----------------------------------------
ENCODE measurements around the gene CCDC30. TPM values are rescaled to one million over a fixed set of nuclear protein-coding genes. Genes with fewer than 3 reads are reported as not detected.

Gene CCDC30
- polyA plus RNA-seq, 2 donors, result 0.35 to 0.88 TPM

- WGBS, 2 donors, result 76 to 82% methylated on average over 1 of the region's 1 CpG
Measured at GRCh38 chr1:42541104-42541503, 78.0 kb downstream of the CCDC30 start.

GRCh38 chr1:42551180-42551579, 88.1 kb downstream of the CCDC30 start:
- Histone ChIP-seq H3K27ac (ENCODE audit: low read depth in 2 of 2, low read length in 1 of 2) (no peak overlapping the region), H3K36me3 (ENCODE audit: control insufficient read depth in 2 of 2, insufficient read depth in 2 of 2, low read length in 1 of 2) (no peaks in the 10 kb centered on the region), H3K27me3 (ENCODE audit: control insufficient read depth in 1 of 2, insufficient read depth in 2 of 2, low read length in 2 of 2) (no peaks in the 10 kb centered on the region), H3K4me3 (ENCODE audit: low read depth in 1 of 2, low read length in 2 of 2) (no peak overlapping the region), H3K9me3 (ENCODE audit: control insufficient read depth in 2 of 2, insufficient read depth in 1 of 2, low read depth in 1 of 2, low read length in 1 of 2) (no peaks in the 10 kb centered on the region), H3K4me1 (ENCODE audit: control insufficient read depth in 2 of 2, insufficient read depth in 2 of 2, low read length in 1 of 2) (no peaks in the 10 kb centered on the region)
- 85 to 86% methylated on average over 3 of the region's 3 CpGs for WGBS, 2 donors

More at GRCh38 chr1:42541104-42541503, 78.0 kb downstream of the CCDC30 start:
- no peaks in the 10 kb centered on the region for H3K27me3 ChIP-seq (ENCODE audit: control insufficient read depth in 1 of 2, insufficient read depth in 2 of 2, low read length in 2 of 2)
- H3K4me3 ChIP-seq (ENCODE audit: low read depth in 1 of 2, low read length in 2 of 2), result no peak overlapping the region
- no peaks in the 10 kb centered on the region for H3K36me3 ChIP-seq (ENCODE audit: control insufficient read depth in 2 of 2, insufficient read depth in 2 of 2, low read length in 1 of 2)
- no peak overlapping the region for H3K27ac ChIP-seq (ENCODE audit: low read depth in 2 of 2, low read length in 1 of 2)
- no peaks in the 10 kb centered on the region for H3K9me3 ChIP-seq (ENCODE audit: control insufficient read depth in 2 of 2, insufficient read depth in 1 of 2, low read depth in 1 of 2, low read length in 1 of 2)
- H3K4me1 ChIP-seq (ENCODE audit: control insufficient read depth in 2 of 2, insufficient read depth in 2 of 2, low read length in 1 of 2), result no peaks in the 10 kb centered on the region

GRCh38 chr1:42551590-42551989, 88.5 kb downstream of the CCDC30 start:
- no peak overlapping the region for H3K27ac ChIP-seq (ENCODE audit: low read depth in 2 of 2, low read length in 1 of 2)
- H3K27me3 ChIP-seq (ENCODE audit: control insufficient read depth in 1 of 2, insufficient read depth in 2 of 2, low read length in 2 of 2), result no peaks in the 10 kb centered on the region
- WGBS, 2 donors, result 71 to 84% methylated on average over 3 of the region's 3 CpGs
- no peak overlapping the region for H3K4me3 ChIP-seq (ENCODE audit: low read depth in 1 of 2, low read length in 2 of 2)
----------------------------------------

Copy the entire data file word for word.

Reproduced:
ENCODE measurements around the gene CCDC30. TPM values are rescaled to one million over a fixed set of nuclear protein-coding genes. Genes with fewer than 3 reads are reported as not detected.

Gene CCDC30
- polyA plus RNA-seq, 2 donors, result 0.35 to 0.88 TPM

- WGBS, 2 donors, result 76 to 82% methylated on average over 1 of the region's 1 CpG
Measured at GRCh38 chr1:42541104-42541503, 78.0 kb downstream of the CCDC30 start.

GRCh38 chr1:42551180-42551579, 88.1 kb downstream of the CCDC30 start:
- Histone ChIP-seq H3K27ac (ENCODE audit: low read depth in 2 of 2, low read length in 1 of 2) (no peak overlapping the region), H3K36me3 (ENCODE audit: control insufficient read depth in 2 of 2, insufficient read depth in 2 of 2, low read length in 1 of 2) (no peaks in the 10 kb centered on the region), H3K27me3 (ENCODE audit: control insufficient read depth in 1 of 2, insufficient read depth in 2 of 2, low read length in 2 of 2) (no peaks in the 10 kb centered on the region), H3K4me3 (ENCODE audit: low read depth in 1 of 2, low read length in 2 of 2) (no peak overlapping the region), H3K9me3 (ENCODE audit: control insufficient read depth in 2 of 2, insufficient read depth in 1 of 2, low read depth in 1 of 2, low read length in 1 of 2) (no peaks in the 10 kb centered on the region), H3K4me1 (ENCODE audit: control insufficient read depth in 2 of 2, insufficient read depth in 2 of 2, low read length in 1 of 2) (no peaks in the 10 kb centered on the region)
- 85 to 86% methylated on average over 3 of the region's 3 CpGs for WGBS, 2 donors

More at GRCh38 chr1:42541104-42541503, 78.0 kb downstream of the CCDC30 start:
- no peaks in the 10 kb centered on the region for H3K27me3 ChIP-seq (ENCODE audit: control insufficient read depth in 1 of 2, insufficient read depth in 2 of 2, low read length in 2 of 2)
- H3K4me3 ChIP-seq (ENCODE audit: low read depth in 1 of 2, low read length in 2 of 2), result no peak overlapping the region
- no peaks in the 10 kb centered on the region for H3K36me3 ChIP-seq (ENCODE audit: control insufficient read depth in 2 of 2, insufficient read depth in 2 of 2, low read length in 1 of 2)
- no peak overlapping the region for H3K27ac ChIP-seq (ENCODE audit: low read depth in 2 of 2, low read length in 1 of 2)
- no peaks in the 10 kb centered on the region for H3K9me3 ChIP-seq (ENCODE audit: control insufficient read depth in 2 of 2, insufficient read depth in 1 of 2, low read depth in 1 of 2, low read length in 1 of 2)
- H3K4me1 ChIP-seq (ENCODE audit: control insufficient read depth in 2 of 2, insufficient read depth in 2 of 2, low read length in 1 of 2), result no peaks in the 10 kb centered on the region

GRCh38 chr1:42551590-42551989, 88.5 kb downstream of the CCDC30 start:
- no peak overlapping the region for H3K27ac ChIP-seq (ENCODE audit: low read depth in 2 of 2, low read length in 1 of 2)
- H3K27me3 ChIP-seq (ENCODE audit: control insufficient read depth in 1 of 2, insufficient read depth in 2 of 2, low read length in 2 of 2), result no peaks in the 10 kb centered on the region
- WGBS, 2 donors, result 71 to 84% methylated on average over 3 of the region's 3 CpGs
- no peak overlapping the region for H3K4me3 ChIP-seq (ENCODE audit: low read depth in 1 of 2, low read length in 2 of 2)